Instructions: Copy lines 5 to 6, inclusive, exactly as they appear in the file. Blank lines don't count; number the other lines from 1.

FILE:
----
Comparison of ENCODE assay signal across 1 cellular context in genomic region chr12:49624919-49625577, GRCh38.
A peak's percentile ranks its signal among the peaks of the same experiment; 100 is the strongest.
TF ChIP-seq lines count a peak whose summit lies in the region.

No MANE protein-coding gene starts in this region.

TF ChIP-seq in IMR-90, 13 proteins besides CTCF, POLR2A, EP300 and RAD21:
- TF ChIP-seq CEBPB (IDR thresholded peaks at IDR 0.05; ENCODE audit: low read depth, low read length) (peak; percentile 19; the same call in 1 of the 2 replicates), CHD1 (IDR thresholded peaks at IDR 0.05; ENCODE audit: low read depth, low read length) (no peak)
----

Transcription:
TF ChIP-seq in IMR-90, 13 proteins besides CTCF, POLR2A, EP300 and RAD21:
- TF ChIP-seq CEBPB (IDR thresholded peaks at IDR 0.05; ENCODE audit: low read depth, low read length) (peak; percentile 19; the same call in 1 of the 2 replicates), CHD1 (IDR thresholded peaks at IDR 0.05; ENCODE audit: low read depth, low read length) (no peak)